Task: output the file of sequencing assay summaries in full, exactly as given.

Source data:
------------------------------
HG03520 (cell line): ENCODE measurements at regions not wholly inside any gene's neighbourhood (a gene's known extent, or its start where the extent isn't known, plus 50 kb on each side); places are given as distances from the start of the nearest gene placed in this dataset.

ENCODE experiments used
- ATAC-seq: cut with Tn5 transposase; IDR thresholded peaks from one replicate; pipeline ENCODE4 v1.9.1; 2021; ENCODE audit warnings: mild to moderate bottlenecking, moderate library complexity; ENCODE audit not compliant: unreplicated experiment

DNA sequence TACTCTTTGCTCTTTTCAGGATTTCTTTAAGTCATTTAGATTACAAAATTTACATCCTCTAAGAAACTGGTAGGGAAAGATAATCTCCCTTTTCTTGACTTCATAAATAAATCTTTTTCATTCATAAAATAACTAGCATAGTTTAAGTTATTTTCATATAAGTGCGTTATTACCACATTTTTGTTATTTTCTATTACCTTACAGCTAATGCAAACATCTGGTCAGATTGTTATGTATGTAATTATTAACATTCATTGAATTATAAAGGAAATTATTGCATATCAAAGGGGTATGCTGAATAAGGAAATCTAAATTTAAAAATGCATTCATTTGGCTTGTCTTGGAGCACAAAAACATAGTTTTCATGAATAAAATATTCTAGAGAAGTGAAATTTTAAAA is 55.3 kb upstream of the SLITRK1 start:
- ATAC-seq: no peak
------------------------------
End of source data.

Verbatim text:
HG03520 (cell line): ENCODE measurements at regions not wholly inside any gene's neighbourhood (a gene's known extent, or its start where the extent isn't known, plus 50 kb on each side); places are given as distances from the start of the nearest gene placed in this dataset.

ENCODE experiments used
- ATAC-seq: cut with Tn5 transposase; IDR thresholded peaks from one replicate; pipeline ENCODE4 v1.9.1; 2021; ENCODE audit warnings: mild to moderate bottlenecking, moderate library complexity; ENCODE audit not compliant: unreplicated experiment

DNA sequence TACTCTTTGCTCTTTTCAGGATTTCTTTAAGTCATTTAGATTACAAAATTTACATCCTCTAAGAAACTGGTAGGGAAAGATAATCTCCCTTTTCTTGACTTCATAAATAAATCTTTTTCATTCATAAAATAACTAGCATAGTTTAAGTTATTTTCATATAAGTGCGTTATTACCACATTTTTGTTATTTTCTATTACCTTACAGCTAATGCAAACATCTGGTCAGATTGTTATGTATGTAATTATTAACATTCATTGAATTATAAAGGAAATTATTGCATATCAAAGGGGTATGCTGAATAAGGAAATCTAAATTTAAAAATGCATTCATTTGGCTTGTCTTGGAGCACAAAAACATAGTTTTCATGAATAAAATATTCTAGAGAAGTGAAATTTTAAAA is 55.3 kb upstream of the SLITRK1 start:
- ATAC-seq: no peak